• Avoidance of use of inappropriate/unnecessary scans and tests

Survivorship Interventions

  • Adherence to adjuvant therapy (ie, hormonal therapy for breast cancer survivors)
  • Assessment and management of pain
  • When appropriate, referral to enterostomal care
  • When appropriate, referral for lymphedema management
  • When appropriate, assessment of sexual function and referral to sexuality counseling
  • When appropriate, referral to genetic counseling
  • Recommendation of exercise for fatigue
  • Smoking cessation counseling, if needed

Survivor Assessments of Care

  • Ratings by survivors of their satisfaction with care, coordination of care, and quality of care

National Coalition of Cancer Survivorship (NCCS) has identified three elements essential to quality cancer care:

  1. Access to services
  2. Appropriate timely referrals
  3. Access to clinical trials

NCCS states:

  1. A goal of practice guidelines should be to help empower patients by educating them about what questions to ask as informed healthcare consumers
  2. Well-researched quantitative and qualitative data on the patient’s experience should be used to inform the guideline development process
  3. Guideline developers need to keep in mind that the focus of clinical guidelines is not the disease itself but rather the patient with that disease (Stoval 1996)

NCI Office of Survivorship: Research Activities

  1. Physiological late effects in cancer survivors 5 or more years after receiving a diagnosis of cancer, including cardiac, renal, and cognitive complications
  2. Development of long-term follow-up studies of survivors, in concert with cooperative groups, cancer centers, and the Surveillance, Epidemiology, and End Results program registries
  3. Factors that predispose cancer survivors to the development of second malignancies
  4. Reproduction and fertility problems posttreatment
  5. Economic issues and questions concerning ongoing medical care
  6. Quality-of-life issues, especially among medically underserved populations and long-term survivors

Patients need access to information. We must recognize that each patient has a unique way of learning and coping. Cultural issues can impact learning and understanding as well. Educational levels widely vary. All of this impacts how involved a patient personally wants to be in decision- making as well as their desire for information. Barrier assessment is important regarding these issues. Survivors may need specific help and assistance to understand the information provided and how to use it. Psychosocial issues can complicate this further and, therefore, must be addressed. The IOM Committee on Psychosocial Services to Cancer Patients/Families in a community setting reported that it is imperative to directly address a patient’s psychosocial issues and needs in order to provide the most comprehensive cancer care.

IOM Lost in Transition outlines Psychosocial Issues to be addressed:


  • Fear of recurrence, concerns about future and death
  • Depression, sadness (10%-25%)
  • Inability to make plans
  • Adjustment to physical compromise, health worries
  • Sense of loss for what might have been (loss of fertility)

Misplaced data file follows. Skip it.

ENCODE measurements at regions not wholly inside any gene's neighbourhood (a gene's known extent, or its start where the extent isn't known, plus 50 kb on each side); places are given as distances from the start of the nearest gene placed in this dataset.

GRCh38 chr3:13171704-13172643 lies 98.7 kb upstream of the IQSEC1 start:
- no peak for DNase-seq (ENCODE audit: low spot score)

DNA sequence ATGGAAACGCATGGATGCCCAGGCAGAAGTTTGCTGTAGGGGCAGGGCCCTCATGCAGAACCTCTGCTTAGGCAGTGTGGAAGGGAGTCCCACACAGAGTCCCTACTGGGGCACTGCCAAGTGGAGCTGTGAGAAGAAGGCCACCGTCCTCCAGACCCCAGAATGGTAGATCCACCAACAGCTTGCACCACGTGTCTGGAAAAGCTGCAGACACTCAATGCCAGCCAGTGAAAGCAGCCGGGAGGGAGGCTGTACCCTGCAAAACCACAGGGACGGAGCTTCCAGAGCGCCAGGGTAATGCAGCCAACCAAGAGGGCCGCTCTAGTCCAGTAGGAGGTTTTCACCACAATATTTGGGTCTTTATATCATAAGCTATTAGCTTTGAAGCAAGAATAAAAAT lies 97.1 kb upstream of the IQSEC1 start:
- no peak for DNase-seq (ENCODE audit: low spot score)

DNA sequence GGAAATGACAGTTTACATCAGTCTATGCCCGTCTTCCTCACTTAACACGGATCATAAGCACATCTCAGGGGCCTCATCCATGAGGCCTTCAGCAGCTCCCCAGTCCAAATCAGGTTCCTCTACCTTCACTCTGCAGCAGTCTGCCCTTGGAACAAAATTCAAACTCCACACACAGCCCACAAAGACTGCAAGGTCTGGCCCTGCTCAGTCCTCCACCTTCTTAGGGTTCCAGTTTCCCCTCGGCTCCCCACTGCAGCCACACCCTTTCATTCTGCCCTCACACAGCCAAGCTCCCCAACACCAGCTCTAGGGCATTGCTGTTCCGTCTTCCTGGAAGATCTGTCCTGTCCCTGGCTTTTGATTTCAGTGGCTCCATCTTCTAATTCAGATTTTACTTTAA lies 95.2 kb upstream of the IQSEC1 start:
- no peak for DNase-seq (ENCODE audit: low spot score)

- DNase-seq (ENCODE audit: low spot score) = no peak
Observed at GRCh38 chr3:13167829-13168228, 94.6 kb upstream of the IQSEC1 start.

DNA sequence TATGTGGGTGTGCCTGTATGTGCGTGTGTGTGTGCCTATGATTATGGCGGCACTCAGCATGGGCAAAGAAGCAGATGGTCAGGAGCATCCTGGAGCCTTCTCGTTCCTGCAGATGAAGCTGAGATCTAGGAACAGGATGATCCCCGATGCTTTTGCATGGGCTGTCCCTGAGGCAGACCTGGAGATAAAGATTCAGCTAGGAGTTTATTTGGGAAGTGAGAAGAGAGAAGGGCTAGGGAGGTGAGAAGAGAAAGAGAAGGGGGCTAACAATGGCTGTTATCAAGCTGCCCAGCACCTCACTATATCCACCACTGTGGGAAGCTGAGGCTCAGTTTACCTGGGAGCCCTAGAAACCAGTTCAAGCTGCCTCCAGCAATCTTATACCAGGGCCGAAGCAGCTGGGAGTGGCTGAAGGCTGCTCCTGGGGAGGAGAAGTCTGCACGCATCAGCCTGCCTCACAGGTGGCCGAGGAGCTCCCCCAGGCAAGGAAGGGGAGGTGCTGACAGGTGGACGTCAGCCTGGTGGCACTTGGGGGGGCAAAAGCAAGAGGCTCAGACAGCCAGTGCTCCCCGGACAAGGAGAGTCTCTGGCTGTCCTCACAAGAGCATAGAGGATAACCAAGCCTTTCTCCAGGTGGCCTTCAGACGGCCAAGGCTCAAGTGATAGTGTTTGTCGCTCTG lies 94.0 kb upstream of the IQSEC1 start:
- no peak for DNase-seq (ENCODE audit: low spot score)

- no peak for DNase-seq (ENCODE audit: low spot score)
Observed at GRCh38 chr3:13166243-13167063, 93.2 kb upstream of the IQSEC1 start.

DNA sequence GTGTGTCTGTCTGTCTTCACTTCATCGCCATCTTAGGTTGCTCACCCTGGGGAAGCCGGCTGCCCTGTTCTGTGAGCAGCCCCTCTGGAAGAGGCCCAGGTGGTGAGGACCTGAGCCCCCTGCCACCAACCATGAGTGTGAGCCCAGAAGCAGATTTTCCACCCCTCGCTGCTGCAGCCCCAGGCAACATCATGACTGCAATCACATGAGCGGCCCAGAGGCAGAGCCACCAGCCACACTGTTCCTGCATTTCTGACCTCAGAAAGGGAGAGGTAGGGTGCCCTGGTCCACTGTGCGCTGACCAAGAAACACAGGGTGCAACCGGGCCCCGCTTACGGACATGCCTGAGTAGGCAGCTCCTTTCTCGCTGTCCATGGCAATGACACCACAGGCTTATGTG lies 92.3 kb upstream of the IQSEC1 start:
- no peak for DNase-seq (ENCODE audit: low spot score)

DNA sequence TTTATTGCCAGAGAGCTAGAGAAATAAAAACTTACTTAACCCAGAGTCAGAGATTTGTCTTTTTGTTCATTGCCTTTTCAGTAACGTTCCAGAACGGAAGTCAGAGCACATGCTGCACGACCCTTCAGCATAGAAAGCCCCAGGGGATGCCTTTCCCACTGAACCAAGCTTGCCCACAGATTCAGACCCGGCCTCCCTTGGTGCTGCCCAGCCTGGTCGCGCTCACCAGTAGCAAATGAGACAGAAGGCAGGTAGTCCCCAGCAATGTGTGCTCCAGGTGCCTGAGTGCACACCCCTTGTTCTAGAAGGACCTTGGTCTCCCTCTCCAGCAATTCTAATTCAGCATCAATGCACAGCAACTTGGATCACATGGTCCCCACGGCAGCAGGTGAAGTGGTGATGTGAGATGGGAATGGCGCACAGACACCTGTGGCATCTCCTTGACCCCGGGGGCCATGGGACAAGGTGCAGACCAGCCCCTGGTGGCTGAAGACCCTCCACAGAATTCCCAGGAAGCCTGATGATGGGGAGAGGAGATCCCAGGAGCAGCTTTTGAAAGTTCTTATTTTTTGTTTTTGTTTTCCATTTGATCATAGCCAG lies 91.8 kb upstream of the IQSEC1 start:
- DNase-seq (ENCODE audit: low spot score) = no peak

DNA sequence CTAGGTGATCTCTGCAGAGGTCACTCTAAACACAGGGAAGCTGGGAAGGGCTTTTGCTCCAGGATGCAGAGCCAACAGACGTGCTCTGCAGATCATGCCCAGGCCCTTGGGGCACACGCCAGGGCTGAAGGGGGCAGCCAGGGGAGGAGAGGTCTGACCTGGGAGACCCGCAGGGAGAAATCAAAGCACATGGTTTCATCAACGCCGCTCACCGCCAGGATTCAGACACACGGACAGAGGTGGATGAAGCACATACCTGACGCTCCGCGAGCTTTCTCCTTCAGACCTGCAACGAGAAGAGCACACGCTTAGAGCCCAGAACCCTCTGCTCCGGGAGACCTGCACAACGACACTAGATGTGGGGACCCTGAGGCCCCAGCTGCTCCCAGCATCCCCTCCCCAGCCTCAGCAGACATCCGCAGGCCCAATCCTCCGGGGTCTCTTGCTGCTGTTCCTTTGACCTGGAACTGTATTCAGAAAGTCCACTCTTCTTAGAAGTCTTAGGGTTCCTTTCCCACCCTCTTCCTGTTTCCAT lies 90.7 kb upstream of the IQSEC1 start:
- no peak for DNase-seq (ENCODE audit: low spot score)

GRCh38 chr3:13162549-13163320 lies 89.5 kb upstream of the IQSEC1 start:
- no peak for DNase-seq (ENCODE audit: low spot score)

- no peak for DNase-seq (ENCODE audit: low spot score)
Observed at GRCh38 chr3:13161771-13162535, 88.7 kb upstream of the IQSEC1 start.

• Uncertainty and heightened sense of vulnerability
  • Alterations in social support
  • Fears regarding accomplishment of adult developmental tasks
  • Existential and spiritual issues
  • Psychosocial reorientation
  • Sexuality, fertility, and intimate relationships
  • Concerns about parenting
  • Employment and insurance problems
  • Relationship with the treatment team


  • Feelings of gratitude and good fortune
  • Sense of self-esteem and mastery

Psychosocial support is critically important for all cancer patients (Montazeri, Jaravandi Dec 2001; Golant Altman Feb 2003; Liberman Golant Feb 2003)

  • Support groups
  • Internet-based chat rooms
  • Mental health counseling
  • Patient education one-on-one
  • Patient education conferences
  • Support by navigators
  • Understanding changes in relationships (patient and family)
  • Body image changes
  • Physical capacity
  • Depression, anger, fear
  • Feelings associated with loss of control/loss of independence
  • Memory loss
  • Cognitive functioning problems
  • Participation in any psychosocial support services has been shown to reduce anxiety and depression and generally improve quality of life for cancer survivors.

Patients are reluctant to ask for help with emotional well-being. There is a stigma regarding mental health support. This is one of the most common barriers for people with cancer—accessing mental health services (Matthews, Corrigan, July 2003).

“Addressing psychosocial needs should be an integral part of quality cancer care”— should be part of policies, practices, and standards…  (Adler, Page, 2008).

Long-term survivorship—it will require self-management and patient accountability. Patients need to become their own advocate to some degree. Patient empowerment is critically important (LDS).

The need for educating providers regarding long-term survivorship issues and needs—primary care physicians, gynecologists, nurse practitioners in primary care, providers in survivorship clinics.

The need to incorporate this type of medical and nursing education into training must also happen.

Financial Issues

  • Insurance
  • Copays
  • Transportation
  • Time missed from work
  • Child care expenses/elder care expenses
  • Homecare expenses
  • Lost wages
  • Fertility clinic
  • Loss of employment
  • Placed into a different job

The ripple effect of these factors can result in the “creation” of an underserved survivor (LDS). This is fertile ground for navigators to begin to tackle cancer survivorship and incorporate the barrier assessment, guidelines for follow-up care, measurement of success based on quality of life, and other measures as part of the navigation role. Consider requesting to become a part of the oncology team working on the development and implementation of the cancer survivorship program for your patients at your institution.